Marchers in central London, October 2023. Photo: Flickr/Steve Eason Marchers in central London, October 2023. Photo: Flickr/Steve Eason

Lindsey German on our democracy and theirs

It’s obviously very galling to right-wing politicians that so many people are turning out in opposition to Israel’s onslaught on Gaza. So they are turning to ever more scurrilous and dishonest attempts to discredit the demonstrations.

Another day of mass protests in cities and towns across Britain showed the breadth of the movement in solidarity with the people of Gaza and for freedom for Palestine. In addition, every day there have been many more actions. It has grown very rapidly, expressed in huge demos in London, local protests around the country, and a huge array of other actions, including occupations of stations, projections on buildings, pickets of MP surgeries – all demanding ceasefire now.

The movement is growing internationally too, with huge protests from Berlin to Washington. The pressure from below has the potential to stop the bombing and win a ceasefire.

The pressure from below is needed. Our rulers have no solutions to this crisis and continue to allow Israel to act with impunity. US secretary of state Anthony Blinken has had no impact in demanding a ‘humanitarian pause’ let alone a ceasefire. The rulers of states across the region are desperate to hold a lid on the eruption of protest around Palestine, for fear it will lead to their own regime change.

But here in Britain an orchestrated cacophony of right-wing voices is demanding not a ceasefire or any criticism of the war crimes being committed in Gaza and the West Bank, but a crackdown on those who protest.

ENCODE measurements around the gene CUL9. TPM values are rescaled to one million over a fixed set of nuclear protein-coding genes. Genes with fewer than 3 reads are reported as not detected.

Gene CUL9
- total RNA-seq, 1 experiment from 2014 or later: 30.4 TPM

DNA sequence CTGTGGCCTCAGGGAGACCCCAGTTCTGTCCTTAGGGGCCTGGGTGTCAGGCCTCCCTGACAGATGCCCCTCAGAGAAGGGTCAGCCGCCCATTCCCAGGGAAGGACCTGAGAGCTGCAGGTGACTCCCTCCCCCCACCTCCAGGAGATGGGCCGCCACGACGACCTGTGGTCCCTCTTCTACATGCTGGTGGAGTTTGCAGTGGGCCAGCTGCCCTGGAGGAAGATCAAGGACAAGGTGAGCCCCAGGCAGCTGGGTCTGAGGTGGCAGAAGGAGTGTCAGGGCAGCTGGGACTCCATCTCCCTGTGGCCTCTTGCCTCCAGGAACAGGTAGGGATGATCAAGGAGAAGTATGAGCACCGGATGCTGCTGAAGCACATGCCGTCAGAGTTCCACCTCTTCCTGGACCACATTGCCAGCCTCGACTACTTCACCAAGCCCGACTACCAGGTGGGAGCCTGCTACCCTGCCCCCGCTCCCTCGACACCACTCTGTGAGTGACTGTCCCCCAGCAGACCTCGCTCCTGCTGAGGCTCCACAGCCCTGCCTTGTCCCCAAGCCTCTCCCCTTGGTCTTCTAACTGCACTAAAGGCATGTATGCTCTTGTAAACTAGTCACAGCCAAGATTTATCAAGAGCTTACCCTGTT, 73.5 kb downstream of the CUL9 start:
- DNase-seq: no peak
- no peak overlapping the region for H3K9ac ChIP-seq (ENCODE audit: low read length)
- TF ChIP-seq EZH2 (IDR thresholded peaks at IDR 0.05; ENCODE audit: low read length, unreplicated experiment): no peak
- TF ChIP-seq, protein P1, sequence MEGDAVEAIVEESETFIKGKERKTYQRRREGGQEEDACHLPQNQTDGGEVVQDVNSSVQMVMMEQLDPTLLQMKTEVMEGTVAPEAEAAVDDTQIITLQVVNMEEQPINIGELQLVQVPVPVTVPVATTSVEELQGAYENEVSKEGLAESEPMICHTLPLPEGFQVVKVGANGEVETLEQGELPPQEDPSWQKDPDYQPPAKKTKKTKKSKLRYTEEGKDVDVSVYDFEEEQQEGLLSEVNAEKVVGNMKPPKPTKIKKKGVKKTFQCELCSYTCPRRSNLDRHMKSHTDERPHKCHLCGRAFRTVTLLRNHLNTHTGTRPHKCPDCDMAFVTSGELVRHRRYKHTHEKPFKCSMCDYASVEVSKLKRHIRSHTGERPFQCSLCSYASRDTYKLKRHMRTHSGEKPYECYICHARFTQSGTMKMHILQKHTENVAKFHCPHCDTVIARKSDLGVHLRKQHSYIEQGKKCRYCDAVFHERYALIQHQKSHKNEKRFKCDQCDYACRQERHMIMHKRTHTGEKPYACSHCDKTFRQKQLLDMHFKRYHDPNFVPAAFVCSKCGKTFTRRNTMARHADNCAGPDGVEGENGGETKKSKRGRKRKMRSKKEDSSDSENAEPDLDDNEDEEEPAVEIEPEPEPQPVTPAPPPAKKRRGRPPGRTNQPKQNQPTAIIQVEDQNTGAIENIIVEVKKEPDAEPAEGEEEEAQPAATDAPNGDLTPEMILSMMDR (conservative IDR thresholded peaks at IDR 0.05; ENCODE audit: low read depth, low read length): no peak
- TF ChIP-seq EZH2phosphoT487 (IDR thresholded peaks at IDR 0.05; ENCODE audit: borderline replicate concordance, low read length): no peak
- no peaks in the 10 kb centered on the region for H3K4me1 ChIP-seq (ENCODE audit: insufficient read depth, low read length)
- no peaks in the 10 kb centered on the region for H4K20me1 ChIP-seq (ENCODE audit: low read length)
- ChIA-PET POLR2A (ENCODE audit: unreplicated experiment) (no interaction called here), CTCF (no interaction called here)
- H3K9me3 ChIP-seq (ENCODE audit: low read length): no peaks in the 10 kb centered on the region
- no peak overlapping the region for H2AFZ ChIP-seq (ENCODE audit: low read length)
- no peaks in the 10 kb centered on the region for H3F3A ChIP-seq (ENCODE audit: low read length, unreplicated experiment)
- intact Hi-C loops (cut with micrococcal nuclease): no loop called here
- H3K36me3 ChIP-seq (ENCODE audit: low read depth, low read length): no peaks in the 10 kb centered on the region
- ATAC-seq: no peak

We are seeing the increasing ferocity of Metropolitan Police language as it promises crackdowns on protesters. There are growing numbers of anecdotal stories about individuals at work being threatened with discipline over wearing badges or carrying flags in support of the Palestinians. School students and teachers are being told not to discuss the question. 

The right-wing media onslaught is fuelling this increase in repression of demonstrators and it comes right from the top of the state. Home secretary Suella Braverman repeatedly calls the mass, diverse, unified demos ‘hate marches’, and accuses them, completely falsely, of fomenting antisemitism.  What GB News and Braverman say today, their echo chambers in mainstream politics and the Tory party say tomorrow.

So it has been with the Cenotaph hysteria about the plan for a Palestine march on November 11th. This evoked such fury from the right wing that the prime minister himself issued a statement expressing concern that this would disrupt Remembrance Sunday. It was a totally manufactured controversy – the march was on the Saturday not the Sunday and was never going anywhere near the Cenotaph.

Apparently, it is ok for London to host 9 football matches, the Lord Mayor’s Show and myriad other events on 11 November, but not a march calling for a ceasefire on the day which marks the armistice – or ceasefire – at the end of the First World War. And there is never any fuss about the fascist National Front marching past the Cenotaph on Remembrance Sunday, as it will do again this week.

There have been threats of a ban on next week’s march, and pressure to call it off but the organisers are determined to go ahead. Those who want to ban it want to silence voices of protest and that is not going to happen. Braverman has a shockingly repressive and reactionary record – witness her latest plan to deny homeless people tents to sleep in – and want to further introduce laws to prevent protest and suppress dissent.